Dear Mr. Walker,
I am extremely disappointed that you have publicly stated your intentions to not vote against the government’s proposal to expand selection and thereby increase the opportunity for even more grammar schools. Please do not hide behind the argument that your priority is “fairer funding.” This is a case that has been convincingly argued and now needs to be put into practice. The sadness is that, once again, fairer educational funding has been put back for at least another year; a crippling decision for many of the Worcestershire schools. The irony that the government can find £50 million a year for selective grammar school education in times of austerity has not been missed by those of us in state education trying to juggle deficit budgets and the increasing government and public expectations. It is my belief that this proposal is a “smoke-screen” to mask the short comings recent educational policy has caused, leaving those leading schools bewildered as to what could be next. For example, currently:
- Final year GCSE students are about to take a variety of exams not yet written, with no grade boundaries and no exam board advice. In the crucial English and Maths examinations, levels will now replace grades. Yet, the teachers – and crucially – the students, do not know what a Level 4 or 5 criteria is. The exam boards are in utter chaos and sadly our students are being used as “guinea pigs” with exams that are not fit for purpose.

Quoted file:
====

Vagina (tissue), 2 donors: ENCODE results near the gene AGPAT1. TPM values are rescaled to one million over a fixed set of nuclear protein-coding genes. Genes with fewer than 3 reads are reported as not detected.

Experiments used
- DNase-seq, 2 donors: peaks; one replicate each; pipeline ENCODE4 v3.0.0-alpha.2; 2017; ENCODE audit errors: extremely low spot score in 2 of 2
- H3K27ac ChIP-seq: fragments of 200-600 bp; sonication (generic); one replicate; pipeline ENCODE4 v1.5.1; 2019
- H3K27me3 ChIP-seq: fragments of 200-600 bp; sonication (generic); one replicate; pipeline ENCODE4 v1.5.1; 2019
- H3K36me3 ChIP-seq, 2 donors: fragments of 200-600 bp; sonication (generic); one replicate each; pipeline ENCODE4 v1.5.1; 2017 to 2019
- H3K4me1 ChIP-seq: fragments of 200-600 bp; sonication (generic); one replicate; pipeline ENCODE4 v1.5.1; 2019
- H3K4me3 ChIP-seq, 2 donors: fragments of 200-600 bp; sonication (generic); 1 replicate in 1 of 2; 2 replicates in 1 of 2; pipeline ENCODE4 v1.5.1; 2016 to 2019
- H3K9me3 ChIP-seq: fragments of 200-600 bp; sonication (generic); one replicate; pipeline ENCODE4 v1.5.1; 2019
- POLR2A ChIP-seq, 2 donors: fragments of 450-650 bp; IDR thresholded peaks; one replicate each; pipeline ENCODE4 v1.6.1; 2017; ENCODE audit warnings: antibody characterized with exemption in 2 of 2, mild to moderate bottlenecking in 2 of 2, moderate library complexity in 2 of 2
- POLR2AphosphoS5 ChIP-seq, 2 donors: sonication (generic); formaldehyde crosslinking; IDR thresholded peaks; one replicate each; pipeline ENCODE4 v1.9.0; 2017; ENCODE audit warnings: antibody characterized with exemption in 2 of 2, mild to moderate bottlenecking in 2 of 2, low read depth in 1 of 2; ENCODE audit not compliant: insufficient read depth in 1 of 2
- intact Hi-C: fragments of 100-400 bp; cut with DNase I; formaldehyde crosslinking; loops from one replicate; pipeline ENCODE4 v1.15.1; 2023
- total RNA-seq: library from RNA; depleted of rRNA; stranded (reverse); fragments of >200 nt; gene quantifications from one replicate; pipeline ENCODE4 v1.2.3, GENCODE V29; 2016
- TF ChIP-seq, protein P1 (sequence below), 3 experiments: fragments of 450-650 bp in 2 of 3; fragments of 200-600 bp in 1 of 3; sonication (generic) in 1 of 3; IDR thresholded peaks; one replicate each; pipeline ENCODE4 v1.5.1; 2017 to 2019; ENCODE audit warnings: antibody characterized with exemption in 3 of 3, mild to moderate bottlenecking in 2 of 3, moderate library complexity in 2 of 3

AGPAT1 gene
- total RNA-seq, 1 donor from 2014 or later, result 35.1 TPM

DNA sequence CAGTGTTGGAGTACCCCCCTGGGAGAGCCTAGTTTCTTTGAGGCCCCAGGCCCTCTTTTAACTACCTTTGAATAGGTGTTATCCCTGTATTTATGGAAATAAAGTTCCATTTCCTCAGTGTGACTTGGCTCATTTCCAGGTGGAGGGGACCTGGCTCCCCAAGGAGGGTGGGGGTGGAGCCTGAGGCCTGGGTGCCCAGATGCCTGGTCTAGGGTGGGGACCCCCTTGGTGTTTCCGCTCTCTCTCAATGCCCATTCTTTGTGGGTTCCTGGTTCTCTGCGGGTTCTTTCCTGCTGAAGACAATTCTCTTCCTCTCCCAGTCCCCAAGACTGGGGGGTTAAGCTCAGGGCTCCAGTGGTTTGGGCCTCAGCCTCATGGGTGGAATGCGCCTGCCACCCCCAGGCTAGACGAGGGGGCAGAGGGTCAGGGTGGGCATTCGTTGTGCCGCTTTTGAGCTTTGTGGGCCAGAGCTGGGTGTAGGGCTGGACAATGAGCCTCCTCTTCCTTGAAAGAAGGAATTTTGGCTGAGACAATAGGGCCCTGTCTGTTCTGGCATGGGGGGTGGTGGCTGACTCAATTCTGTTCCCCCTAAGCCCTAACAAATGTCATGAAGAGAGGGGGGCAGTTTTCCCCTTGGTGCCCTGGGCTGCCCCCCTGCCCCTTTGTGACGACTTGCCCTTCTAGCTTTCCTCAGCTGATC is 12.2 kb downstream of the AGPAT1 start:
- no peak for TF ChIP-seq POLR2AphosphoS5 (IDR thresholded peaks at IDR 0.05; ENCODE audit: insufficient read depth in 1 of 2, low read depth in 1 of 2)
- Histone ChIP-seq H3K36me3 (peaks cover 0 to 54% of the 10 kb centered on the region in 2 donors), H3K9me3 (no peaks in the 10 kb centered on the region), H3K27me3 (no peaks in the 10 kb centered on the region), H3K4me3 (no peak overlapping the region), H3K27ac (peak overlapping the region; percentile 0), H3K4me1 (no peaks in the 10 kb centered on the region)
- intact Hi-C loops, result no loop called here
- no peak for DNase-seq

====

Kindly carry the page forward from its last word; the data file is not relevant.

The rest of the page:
- The proposal to allow universities to set up new free schools in return for newly increased student fees is tantamount to blackmail and is creating a system that will surely fail. Once again, this allows universities to prioritise profit over potential. It is hard to comprehend how a university will be able to successfully run or take over a school in a deprived area, not their forte.
In the last ten years, head teachers have been guided towards Finland’s education system which is rightly being lauded as one of the best in Europe. I would point out that this system does not start any child before seven and no selective or independent schools are allowed until students are eighteen. Furthermore, when ministers were concerned about a recent dip in education, their action was to increase the arts and music. Perhaps this flourishing educational system could be a model for your current government to give consideration to?
Please support your excellent Worcester city schools and reconsider your decision to side with the government by not rebelling against this proposal. The Worcester city state schools have – once again – achieved way above the national average for GCSE results in 2016; a remarkable achievement considering the longstanding educational predicament that we have faced. Selective grammar education, as proven by the Sutton Trust’s 2013 extended research project, entrench privilege and disadvantage. They will not achieve the meritocracy that you and your government wish to create. This is a proposal that – yet again – undermines and devalues all those who work successfully within the fantastic state school system.
Neil S Morris
Head teacher at Christopher Whitehead Language College
If you would like to petition for Mr. Walker to reconsider his decision on grammar school education, please sign the petition at the following link: https://www.change.org/p/robin-walker-mp-robin-walker-mp-reconsider-your-decision-to-vote-for-selective-grammar-schools?recruiter=601786091&utm_source=share_for_starters&utm_medium=copyLink